Broncos linebacker Shane Ray on his mentor DeMarcus Ware, the future Hall of Famer who set a standard of class and professionalism on and off the field

By Robert Klemko
March 14, 2017

DENVER — Shane Ray had the good fortune of being the first-round draft pick of the Denver Broncos in 2015, the year they won the Super Bowl with DeMarcus Ware and Von Miller as bookend pass-rushers. In two short years with Ware, Ray got a graduate degree in football and life in the NFL from Ware, the four-time All-Pro and nine-time Pro Bowler who retired Monday after 12 seasons with the Cowboys and Broncos. The MMQB spoke with Ray about his mentor and friend.

ROBERT KLEMKO: Did the retirement catch you by surprise?

SHANE RAY: I understood that it would hinge on his belief in what he could still do. He made the best decision for him.

KLEMKO: How did he impact your career?

RAY: You always hear the horror stories about guys getting to the league and having a veteran there who gives him the cold shoulder. But for me it was the opposite. From the day I got there we would work on hand drills after practice, or watch that extra 15 minutes of film. He helped me work on my technique every day. He told me I was going to be great and I didn’t have a choice if it was up to him, so he pushed me to be a better me every day. Even when I beat a guy and got a sack in practice, he always found a way to critique it and make me better. That just shows his leadership. 

From the moment Ray joined the team, Ware took him under his wing, teaching him the intricacies of pass-rushing.
John Leyba/The Denver Post via Getty Images

KLEMKO: How did he impact the way you approached the game off the field?

RAY: For one thing, he taught me the ins and outs of how to eat right. I would talk to him about his breakfast, how and when he eats, supplements and vitamins. When I first came into the league, I was eating Wendy’s and McDonald’s. I wasn’t eating how somebody who is invested in his body should eat. When I came to the Broncos I realized Von and DeMarcus had chefs. They ate during certain times. All that was new to me. Slowly I started adding it to my repertoire. You’d be surprised how many things I took from DeMarcus and added to my game. It helped me make the leap that I made.

KLEMKO: He and Peyton Manning spoke before Super Bowl 50. What do you recall about that?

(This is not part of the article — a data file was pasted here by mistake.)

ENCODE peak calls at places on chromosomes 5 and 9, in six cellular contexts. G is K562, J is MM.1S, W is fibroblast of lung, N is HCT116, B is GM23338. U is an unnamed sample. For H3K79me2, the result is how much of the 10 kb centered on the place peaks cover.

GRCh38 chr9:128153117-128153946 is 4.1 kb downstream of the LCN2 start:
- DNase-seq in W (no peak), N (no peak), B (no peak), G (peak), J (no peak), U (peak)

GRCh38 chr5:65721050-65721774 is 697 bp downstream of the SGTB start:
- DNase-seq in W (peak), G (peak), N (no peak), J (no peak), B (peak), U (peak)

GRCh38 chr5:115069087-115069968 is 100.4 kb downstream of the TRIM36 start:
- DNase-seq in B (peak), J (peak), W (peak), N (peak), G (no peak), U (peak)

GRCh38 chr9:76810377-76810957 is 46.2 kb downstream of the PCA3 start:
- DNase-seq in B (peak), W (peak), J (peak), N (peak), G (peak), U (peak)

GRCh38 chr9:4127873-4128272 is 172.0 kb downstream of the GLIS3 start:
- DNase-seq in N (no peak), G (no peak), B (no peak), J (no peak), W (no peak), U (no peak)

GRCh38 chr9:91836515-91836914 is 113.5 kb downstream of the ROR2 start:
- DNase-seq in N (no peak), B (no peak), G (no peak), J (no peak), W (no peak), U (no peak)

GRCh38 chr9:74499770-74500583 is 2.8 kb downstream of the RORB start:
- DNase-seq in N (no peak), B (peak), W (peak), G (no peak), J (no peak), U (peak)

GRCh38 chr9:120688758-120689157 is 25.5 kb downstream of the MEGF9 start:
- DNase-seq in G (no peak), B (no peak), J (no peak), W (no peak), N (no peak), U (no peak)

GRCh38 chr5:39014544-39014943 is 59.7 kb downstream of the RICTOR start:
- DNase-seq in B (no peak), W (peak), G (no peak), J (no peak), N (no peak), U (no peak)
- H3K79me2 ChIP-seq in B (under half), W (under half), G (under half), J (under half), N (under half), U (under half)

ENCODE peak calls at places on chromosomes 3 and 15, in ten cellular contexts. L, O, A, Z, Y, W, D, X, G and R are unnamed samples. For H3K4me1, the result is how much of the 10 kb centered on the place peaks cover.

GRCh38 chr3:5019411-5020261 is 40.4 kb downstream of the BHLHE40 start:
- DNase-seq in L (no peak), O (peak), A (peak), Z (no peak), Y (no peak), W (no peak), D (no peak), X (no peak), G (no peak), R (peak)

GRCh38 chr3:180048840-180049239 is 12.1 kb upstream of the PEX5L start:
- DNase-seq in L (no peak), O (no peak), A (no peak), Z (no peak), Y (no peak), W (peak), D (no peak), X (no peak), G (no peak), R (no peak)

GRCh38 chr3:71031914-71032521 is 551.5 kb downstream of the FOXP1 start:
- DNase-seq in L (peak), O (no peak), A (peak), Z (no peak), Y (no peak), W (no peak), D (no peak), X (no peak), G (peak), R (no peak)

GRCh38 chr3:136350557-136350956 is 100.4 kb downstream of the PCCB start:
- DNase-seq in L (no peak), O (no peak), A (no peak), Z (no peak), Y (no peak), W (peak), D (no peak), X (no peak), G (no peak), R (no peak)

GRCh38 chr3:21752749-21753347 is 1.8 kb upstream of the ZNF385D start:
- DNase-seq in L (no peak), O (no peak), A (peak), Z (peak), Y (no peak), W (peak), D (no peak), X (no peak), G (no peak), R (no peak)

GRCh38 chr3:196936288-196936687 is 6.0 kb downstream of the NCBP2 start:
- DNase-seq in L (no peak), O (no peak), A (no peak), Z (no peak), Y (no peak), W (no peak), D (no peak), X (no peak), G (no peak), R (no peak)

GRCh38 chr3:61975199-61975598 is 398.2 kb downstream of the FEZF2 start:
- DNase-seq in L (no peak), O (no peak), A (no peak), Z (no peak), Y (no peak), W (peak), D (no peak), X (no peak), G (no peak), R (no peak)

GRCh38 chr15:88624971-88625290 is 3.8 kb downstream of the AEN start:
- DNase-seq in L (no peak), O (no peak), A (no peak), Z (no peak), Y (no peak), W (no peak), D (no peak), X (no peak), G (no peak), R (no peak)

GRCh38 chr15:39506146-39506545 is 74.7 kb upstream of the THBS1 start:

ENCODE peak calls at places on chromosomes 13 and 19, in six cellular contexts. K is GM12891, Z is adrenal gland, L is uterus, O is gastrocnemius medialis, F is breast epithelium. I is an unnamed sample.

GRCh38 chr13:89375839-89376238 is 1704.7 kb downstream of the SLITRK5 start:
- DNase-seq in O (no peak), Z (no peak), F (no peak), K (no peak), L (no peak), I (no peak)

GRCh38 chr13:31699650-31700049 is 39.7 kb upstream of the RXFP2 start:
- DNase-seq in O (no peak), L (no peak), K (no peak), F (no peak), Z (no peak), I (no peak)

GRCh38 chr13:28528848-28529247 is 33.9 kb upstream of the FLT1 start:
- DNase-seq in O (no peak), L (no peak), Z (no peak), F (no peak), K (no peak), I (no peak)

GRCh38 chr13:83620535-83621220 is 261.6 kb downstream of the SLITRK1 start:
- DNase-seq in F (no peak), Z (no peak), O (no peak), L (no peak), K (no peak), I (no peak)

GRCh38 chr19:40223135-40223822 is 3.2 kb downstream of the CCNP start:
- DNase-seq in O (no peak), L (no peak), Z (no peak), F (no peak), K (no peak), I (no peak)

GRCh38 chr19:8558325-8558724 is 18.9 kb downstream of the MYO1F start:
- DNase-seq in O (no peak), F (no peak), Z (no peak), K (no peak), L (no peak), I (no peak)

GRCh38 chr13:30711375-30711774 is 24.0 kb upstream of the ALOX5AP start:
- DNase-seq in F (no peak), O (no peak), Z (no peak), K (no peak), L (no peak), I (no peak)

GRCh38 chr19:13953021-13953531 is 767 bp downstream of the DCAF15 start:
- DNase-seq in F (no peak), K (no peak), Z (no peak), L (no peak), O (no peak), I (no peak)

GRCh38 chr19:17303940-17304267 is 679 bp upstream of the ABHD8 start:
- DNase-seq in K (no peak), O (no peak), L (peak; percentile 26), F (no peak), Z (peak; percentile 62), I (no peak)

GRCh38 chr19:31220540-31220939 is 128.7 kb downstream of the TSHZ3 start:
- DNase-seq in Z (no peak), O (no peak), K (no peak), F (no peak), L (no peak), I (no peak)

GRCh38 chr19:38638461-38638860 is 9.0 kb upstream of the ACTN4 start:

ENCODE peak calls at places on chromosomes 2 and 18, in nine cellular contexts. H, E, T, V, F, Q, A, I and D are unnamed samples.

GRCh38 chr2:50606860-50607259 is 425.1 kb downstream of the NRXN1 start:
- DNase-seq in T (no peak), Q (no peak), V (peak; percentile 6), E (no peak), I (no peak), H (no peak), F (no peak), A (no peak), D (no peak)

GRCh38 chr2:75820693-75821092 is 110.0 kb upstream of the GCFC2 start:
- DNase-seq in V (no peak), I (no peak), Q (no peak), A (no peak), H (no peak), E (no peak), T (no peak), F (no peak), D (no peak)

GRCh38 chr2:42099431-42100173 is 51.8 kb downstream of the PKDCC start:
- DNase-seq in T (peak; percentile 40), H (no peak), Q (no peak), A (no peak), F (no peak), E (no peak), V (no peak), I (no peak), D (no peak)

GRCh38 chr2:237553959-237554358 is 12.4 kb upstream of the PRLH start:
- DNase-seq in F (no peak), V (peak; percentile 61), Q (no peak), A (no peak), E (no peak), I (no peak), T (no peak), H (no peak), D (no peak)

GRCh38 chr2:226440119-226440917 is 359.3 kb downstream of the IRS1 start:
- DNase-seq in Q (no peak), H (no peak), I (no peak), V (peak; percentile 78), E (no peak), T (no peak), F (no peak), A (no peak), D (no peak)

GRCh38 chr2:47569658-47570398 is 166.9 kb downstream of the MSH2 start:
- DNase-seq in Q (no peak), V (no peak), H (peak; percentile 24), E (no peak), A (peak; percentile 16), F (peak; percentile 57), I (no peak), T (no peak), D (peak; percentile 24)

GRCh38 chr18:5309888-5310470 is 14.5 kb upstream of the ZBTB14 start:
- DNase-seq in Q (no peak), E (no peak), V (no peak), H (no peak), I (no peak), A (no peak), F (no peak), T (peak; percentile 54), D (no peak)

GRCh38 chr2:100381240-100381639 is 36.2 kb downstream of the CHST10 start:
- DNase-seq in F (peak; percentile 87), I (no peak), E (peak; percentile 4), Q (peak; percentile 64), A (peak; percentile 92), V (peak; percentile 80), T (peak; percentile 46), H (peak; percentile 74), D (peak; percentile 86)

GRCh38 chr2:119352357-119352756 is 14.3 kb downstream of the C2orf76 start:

RAY: I remember how emotional it was. He brought up the Lombardi trophy and talked about how iron sharpens iron. He talked about the struggle that we went through and the team was built and how we all bonded together to become what we were. Just to see the emotion on his and Peyton’s face when they spoke to the team is something I’ll never forget, because those are legends. I never thought that I would see Peyton or DeMarcus Ware choke up, but it showed the commitment and dedication these guys had. When that happened and I was a rookie it showed me how serious the game was and how much the legends invest in the game and this league. You take it for granted until you get in a room with a guy like that.

DeMarcus Ware retires with 138.5 career sacks, eight all-time.
Don Juan Moore/Getty Images

KLEMKO: He seemed to be the most accessible guy in the locker room, from a media standpoint. Was he like that with everybody?

RAY: Yes ... he never focused on one group. He didn’t just give knowledge to me, or the outside linebackers. You would see DeMarcus go over to the offensive linemen and be like, hey man, I can tell with your stance you're about to do this, and this is how I would beat that. He’s always trying to find a way to be a voice and leader in the locker room. He’s the definition of how a vet should carry himself and how a leader should carry himself.

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KLEMKO: What was your favorite off field moment with him?

RAY: My personal favorite moment was during Super Bowl week and that whole experience. Our room was a lot of laughter and jokes. We always have fun with the personalities in there. We’re all in there joking, and I said if DeMarcus fell over he’d need Life Alert. Then Von stole my joke and did it on the Ellen Degeneres Show.

Everybody dished it out, but it was like a brotherhood... I was DeMarcus’s rookie. So I would come in the room, and he’d be like, OK, I need you to go get a bonsai tree. Where am I going to get a bonsai tree? Falling asleep in rookie meetings and having DeMarcus and Von take pictures of me and post them online. I’ll cherish all those memories, because those are my big brothers, and they helped me come into the league and become the player I am today.

KLEMKO: And your favorite on-field memory?

RAY: DeMarcus works with me every day. This season when we would be a one-two punch, as soon as we would come to the sideline we were talking. OK, what do you see? What keys are you going off? We would come to the sideline and try to figure out how to beat that tackle. One game he told me to do a move, and it worked. I got a sack and I’m running to the sideline and he’s standing right there with that big smile with his hands out. That’s my favorite moment.

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I talked to him a while back, and I didn’t know what was going to happen, but he said in the future he would still call me when he watched games and break down my game. He’s someone who honestly and truly wanted others to be great and be happy. I couldn’t have asked for a better situation and a better mentor coming into the league.

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